Two people are running in a special election to fill a vacancy on the Glen Cove school board as the district continues to address a test-fixing scandal at the elementary and high school levels.
Daniel Cox and Maureen Pappachristou are vying to finish out former board member Joel Sunshine's term, which will end June 30. Sunshine moved out of the district during the summer.
Neither candidate returned calls this week or could be located for comment.
Voters can cast ballots Monday at Finley Middle School from 7 a.m. to 9 p.m. With the newly elected trustee, the board will have seven members.
Glen Cove serves about 3,100 children across six campuses, including four elementary schools. Nearly half of its students are Hispanic, and 35 percent are eligible for free lunch, according to a state database.
An independent investigation earlier this year commissioned by the board found that 22 teachers at the Connolly and Landing schools supplied fifth-graders with correct answers, darkened answer forms for them, or urged them to reconsider their responses on state English Language Arts and mathematics exams in spring 2012. The two schools serve grades three through five.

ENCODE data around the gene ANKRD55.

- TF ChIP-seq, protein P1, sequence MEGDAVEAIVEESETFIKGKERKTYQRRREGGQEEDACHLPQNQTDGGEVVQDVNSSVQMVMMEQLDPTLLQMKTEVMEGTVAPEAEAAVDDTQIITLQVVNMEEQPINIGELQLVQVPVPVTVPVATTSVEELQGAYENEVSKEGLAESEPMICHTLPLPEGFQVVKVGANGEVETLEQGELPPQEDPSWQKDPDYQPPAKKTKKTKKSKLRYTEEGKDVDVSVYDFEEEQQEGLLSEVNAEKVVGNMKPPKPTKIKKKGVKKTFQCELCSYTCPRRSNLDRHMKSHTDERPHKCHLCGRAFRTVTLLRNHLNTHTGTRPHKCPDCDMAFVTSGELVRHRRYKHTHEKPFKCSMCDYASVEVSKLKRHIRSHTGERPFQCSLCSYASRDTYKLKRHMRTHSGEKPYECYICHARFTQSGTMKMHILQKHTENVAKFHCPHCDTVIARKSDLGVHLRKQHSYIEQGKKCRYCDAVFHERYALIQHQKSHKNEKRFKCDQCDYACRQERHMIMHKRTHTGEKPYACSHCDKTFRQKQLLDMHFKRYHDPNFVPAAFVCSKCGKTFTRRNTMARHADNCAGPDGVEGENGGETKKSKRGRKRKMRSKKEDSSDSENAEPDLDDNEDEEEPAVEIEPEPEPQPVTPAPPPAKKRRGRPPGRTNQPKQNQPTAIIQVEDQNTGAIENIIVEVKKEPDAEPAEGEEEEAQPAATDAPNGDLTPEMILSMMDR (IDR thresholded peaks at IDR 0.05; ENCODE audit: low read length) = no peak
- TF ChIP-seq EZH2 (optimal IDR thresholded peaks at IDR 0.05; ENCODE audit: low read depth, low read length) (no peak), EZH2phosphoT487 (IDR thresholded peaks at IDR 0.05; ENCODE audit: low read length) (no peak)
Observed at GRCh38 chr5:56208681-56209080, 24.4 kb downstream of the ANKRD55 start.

According to the report, 84.7 percent of the 60 children who were interviewed "indicated they received inappropriate staff-directed assistance" on either the English Language Arts or the math test, or both.
All of the accused teachers "denied, outright, having either provided or witnessed inappropriate staff-directed assistance to students or otherwise failing to comply with the governing rules and procedures" for the tests' administration, the report said.
School officials said in a public statement in September that "the parties are currently involved in closed disciplinary hearings and/or settlement discussions to resolve individual cases."
The State Department of Education and the Nassau County district attorney's office also are investigating the allegations.
The district faces separate accusations of test-changing on 2012 Regents exams at Glen Cove High School.
School districts whose employees are caught cheating on standardized tests can have test scores invalidated, according to the Education Department.